Colo. Outfitters Ass'n v. Hickenlooper, Civil Action No. 13–cv–01300–MSK–MJW

CourtUnited States District Courts. 10th Circuit. United States District Court of Colorado
Writing for the CourtMarcia S. Krieger
Citation24 F.Supp.3d 1050
PartiesColorado Outfitters Association; Colorado Farm Bureau; National Shooting Sports Foundation; Magpul Industries; Colorado Youth Outdoors; USA Liberty Arms; Outdoor Buddies, Inc.; Women for Concealed Carry; Colorado State Shooting Association; Hamilton Family Enterprises, Inc., d/b/a Family Shooting Center at Cherry Creek Colorado Park; David Strumillo; David Bayne; Dylan Harrell; Rocky Mountain Shooters Supply; 2nd Amendment Gunsmith & Shooter Supply, LLC; Burrud Arms Inc. d/b/a Jensen Arms; Green Mountain Guns; Jerry's Outdoor Sports; Specialty Sports & Supply; Goods for the Woods; John B. Cooke; Ken Putnam; James Faull; Larry Kuntz; Fred Jobe; Donald Krueger; Dave Strong; Peter Gonzalez; Sue Kurtz; and Douglas N. Darr, Plaintiffs, v. John W. Hickenlooper, Governor of the State of Colorado, Defendant.
Decision Date26 June 2014
Docket NumberCivil Action No. 13–cv–01300–MSK–MJW

24 F.Supp.3d 1050

Colorado Outfitters Association; Colorado Farm Bureau; National Shooting Sports Foundation; Magpul Industries; Colorado Youth Outdoors; USA Liberty Arms; Outdoor Buddies, Inc.; Women for Concealed Carry; Colorado State Shooting Association; Hamilton Family Enterprises, Inc., d/b/a Family Shooting Center at Cherry Creek Colorado Park; David Strumillo; David Bayne; Dylan Harrell; Rocky Mountain Shooters Supply; 2nd Amendment Gunsmith & Shooter Supply, LLC; Burrud Arms Inc. d/b/a Jensen Arms; Green Mountain Guns; Jerry's Outdoor Sports; Specialty Sports & Supply; Goods for the Woods; John B. Cooke; Ken Putnam; James Faull; Larry Kuntz; Fred Jobe; Donald Krueger; Dave Strong; Peter Gonzalez; Sue Kurtz; and Douglas N. Darr, Plaintiffs,
v.
John W. Hickenlooper, Governor of the State of Colorado, Defendant.

Civil Action No. 13–cv–01300–MSK–MJW

United States District Court, D. Colorado.

Signed June 26, 2014


Judgment for defendant.

[24 F.Supp.3d 1054]

Peter J. Krumholz, Richard A. Westfall, Hale Westfall, LLP, Jonathan Michael Anderson, Douglas L. Abbott, Holland & Hart, LLP, Jonathon Michael Watson, Sherman & Howard, L.L.C., Marc F. Colin, Bruno Colin & Lowe, P.C., David Benjamin Kopel, Denver, CO, Anthony John Fabian, Anthony J. Fabian, P.C., Castle Rock, CO, for Plaintiffs.

Daniel D. Domenico, David Christopher Blake, John Tien Yau Lee, Jonathan Patrick Fero, Kathleen L. Spalding, Leeann Morrill, Matthew David Grove, Molly Allen Moats, Stephanie Lindquist Scoville, Colorado Attorney General's Office, Denver, CO, for Defendant.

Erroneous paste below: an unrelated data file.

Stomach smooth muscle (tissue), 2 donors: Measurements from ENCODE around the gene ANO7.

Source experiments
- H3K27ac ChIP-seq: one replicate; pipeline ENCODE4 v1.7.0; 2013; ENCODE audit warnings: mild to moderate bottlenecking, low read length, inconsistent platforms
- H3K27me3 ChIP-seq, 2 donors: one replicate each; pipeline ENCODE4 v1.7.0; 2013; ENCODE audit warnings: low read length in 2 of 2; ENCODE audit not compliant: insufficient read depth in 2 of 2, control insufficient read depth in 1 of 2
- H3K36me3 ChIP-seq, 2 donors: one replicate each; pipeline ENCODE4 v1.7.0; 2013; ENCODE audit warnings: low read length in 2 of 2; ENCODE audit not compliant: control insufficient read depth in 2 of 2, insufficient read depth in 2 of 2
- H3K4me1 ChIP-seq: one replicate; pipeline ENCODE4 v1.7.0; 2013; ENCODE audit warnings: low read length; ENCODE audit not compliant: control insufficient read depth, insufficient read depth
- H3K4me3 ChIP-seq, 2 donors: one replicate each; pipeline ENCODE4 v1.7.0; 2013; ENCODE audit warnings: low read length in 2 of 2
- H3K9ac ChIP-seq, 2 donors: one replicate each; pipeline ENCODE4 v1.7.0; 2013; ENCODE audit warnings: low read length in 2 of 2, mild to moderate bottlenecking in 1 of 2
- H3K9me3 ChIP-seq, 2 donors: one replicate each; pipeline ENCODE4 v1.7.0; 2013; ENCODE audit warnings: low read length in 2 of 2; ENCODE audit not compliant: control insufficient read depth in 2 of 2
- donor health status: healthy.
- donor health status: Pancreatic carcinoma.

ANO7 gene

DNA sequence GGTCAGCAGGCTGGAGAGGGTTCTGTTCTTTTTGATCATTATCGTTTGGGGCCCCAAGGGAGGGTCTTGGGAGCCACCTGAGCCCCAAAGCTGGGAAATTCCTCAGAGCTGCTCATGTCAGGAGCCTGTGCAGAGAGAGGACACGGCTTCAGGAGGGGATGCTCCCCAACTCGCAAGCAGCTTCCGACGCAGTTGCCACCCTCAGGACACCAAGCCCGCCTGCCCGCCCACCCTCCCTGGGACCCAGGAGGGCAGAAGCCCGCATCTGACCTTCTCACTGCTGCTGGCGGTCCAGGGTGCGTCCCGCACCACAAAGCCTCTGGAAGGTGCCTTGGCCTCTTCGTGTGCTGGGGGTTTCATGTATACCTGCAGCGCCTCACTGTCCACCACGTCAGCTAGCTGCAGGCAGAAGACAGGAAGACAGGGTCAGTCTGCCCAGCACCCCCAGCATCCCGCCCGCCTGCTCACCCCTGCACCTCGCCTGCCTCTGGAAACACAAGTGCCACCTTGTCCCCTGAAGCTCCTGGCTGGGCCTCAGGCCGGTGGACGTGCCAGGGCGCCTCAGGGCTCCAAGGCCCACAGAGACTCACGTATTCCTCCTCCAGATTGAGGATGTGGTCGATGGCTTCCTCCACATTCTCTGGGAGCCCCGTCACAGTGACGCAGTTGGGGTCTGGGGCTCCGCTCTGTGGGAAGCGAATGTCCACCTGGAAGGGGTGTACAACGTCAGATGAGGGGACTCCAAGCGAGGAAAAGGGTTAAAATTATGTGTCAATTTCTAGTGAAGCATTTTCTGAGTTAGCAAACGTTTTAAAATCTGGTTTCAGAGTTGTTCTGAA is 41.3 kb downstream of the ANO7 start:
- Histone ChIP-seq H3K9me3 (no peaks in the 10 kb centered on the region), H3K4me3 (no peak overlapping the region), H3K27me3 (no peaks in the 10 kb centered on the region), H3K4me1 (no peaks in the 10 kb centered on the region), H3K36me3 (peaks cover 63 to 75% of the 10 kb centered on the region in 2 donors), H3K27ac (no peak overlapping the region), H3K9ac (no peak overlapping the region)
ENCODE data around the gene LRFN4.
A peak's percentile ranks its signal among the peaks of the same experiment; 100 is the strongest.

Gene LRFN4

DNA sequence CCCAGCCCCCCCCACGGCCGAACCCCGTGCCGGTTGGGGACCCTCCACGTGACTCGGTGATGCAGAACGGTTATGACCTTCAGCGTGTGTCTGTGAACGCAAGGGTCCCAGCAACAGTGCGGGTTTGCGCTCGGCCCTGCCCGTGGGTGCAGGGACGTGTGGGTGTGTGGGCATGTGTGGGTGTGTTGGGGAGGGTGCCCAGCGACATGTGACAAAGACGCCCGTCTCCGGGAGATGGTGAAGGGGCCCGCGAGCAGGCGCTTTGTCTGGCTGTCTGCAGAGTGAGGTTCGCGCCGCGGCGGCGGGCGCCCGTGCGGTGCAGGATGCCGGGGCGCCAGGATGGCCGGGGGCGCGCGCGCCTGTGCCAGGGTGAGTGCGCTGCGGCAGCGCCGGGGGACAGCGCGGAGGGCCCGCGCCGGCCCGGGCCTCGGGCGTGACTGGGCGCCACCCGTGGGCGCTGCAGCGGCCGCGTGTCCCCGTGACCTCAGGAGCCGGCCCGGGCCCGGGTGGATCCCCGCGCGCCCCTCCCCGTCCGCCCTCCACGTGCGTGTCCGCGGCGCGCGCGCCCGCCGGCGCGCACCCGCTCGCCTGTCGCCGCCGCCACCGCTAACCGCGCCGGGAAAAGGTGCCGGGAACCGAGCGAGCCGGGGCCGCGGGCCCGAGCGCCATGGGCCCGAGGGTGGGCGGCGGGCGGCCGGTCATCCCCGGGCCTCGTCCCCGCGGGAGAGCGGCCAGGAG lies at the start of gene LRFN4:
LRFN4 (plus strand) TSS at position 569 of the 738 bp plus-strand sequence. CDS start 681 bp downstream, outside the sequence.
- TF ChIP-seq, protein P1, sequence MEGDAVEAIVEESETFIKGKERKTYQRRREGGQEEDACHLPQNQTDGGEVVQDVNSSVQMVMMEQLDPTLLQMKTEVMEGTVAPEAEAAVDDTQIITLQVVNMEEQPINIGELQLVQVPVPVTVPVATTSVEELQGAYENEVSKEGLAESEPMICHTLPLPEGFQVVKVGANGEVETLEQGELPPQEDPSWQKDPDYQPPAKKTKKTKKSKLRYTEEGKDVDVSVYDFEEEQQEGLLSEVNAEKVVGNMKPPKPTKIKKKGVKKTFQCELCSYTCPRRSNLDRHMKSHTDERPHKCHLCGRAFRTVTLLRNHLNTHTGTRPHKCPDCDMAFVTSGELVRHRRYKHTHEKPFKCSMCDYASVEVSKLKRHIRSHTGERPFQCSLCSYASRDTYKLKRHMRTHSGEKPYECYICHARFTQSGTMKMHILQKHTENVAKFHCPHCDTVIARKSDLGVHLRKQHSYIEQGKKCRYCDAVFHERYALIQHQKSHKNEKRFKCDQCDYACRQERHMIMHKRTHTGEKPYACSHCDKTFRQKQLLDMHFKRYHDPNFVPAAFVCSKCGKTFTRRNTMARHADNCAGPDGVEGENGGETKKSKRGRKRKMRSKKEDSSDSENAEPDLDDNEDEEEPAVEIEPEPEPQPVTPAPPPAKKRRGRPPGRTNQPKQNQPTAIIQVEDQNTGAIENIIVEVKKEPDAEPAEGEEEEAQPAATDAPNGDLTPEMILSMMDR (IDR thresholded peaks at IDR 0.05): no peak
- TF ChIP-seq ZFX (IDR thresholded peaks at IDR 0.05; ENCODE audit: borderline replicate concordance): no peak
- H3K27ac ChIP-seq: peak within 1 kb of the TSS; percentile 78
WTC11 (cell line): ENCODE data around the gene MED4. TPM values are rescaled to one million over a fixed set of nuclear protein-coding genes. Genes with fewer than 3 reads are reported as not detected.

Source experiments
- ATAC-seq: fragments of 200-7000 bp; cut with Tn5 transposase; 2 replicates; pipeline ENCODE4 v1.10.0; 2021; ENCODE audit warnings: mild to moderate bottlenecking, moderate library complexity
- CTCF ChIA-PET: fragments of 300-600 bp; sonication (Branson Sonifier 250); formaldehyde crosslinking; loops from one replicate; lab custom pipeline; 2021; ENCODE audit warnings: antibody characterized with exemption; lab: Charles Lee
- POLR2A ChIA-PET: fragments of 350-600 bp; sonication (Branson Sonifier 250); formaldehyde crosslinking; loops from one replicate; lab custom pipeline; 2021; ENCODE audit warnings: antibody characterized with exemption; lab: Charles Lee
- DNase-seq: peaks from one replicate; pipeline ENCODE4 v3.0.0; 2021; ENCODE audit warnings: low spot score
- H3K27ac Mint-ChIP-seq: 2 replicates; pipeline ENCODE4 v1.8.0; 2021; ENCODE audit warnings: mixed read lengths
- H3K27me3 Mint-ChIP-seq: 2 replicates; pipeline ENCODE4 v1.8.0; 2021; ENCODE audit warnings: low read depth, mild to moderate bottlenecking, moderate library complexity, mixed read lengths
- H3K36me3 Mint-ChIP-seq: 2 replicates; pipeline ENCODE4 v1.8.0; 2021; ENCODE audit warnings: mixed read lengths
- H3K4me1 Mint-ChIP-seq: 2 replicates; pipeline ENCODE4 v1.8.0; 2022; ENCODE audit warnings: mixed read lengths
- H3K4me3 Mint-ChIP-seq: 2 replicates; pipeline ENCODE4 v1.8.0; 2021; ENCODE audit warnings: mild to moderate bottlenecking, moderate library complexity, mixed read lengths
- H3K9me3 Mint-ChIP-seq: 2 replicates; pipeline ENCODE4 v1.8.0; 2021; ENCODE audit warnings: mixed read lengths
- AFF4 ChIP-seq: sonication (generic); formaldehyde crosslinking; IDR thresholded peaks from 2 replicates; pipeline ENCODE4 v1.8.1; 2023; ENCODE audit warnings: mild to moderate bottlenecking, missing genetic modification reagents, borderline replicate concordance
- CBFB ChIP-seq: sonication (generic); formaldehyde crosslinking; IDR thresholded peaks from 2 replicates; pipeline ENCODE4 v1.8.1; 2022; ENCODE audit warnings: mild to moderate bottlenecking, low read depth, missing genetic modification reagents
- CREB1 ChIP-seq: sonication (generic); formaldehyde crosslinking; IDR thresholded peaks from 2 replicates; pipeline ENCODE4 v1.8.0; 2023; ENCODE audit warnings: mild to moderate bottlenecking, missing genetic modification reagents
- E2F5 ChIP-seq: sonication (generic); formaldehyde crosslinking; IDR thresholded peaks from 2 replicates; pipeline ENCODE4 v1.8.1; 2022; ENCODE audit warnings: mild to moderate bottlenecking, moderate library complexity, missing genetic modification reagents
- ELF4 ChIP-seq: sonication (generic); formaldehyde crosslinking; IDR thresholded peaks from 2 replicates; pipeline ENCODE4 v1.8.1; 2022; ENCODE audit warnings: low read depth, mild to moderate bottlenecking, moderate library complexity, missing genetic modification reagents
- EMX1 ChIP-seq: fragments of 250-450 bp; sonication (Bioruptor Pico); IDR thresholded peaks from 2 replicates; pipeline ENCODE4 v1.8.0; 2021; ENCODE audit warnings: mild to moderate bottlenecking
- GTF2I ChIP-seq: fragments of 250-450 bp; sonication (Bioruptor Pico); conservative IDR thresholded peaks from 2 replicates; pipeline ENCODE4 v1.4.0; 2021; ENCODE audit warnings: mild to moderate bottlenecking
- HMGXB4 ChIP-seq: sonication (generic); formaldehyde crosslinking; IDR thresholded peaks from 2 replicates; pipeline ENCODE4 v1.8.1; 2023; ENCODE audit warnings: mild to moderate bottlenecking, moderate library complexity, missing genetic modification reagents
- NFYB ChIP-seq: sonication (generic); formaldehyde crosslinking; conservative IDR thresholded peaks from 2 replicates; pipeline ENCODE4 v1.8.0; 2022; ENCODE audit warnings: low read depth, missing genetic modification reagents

FINDINGS OF FACT, CONCLUSIONS OF LAW, AND ORDER

Marcia S. Krieger, Chief United States District Judge

THIS MATTER comes before the Court following a bench trial on the Plaintiffs' claims under the Second and Fourteenth Amendments to the United States Constitution, and under Title II of the Americans with Disabilities Act (ADA), 42 U.S.C. §§ 12131 et seq. Having considered the evidence presented and the parties' arguments, the Court finds and concludes as follows.

I. Factual Background

In 2013, in the wake of a mass shooting at a movie theater in Aurora, Colorado, the Colorado General Assembly enacted gun control legislation that included two new criminal statutes: (1) C.R.S. § 18–12–302, banning the sale, possession, and transfer of “large-capacity magazines,” as that term is statutorily-defined; and (2) C.R.S. § 18–12–112, expanding mandatory background checks to recipients of firearms in some private transfers.

This action was initiated before the statutes became effective. The Plaintiffs—individuals who own guns, associations and organizations of gun owners and advocates, and businesses that manufacture or sell magazines and/or firearms—challenge these statutes and seek to permanently enjoin their enforcement. Many of the Plaintiffs opposed the legislation before the General Assembly, and iterate the arguments they made during the legislative process here. The named Defendant is the Governor of the State of Colorado, sued in his official capacity.1 Thus, all future references to the Defendant will be to Colorado.2

[24 F.Supp.3d 1055]

A number of claims were dismissed prior to trial. The issues at trial were: (1) whether § 18–12–302 and § 18–12–112 violate the Second Amendment 3 of the United States Constitution, which guarantees the people's right to “keep and bear arms;” (2) whether the phrase “continuous possession” in the grandfather clause of § 18–12–302 is so vague as to violate the people's right to Due Process under the Fourteenth Amendment of the United States Constitution; and (3) whether the statutes violate Title II of the Americans with Disabilities Act (ADA), 42 U.S.C. § 12132.4

II. The Scope of this Decision

The issue of gun control is controversial. It is the subject of vigorous and passionate debate in legislatures, the media, and innumerable public and private discussions across the country. The subject triggers both fear 5 and deeply-held societal values that conflict in varying degrees: the desire for physical safety, concerns about government intrusion into matters of individual liberty, the availability of mental health treatment for those disposed to violence, the effectiveness of existing law enforcement protection, and so on. In crafting gun control laws, it is the role of the legislature to carefully examine each of these concerns, to weigh them against each other, and to create social policy in the form of legislation (or, indeed, to elect not to do so).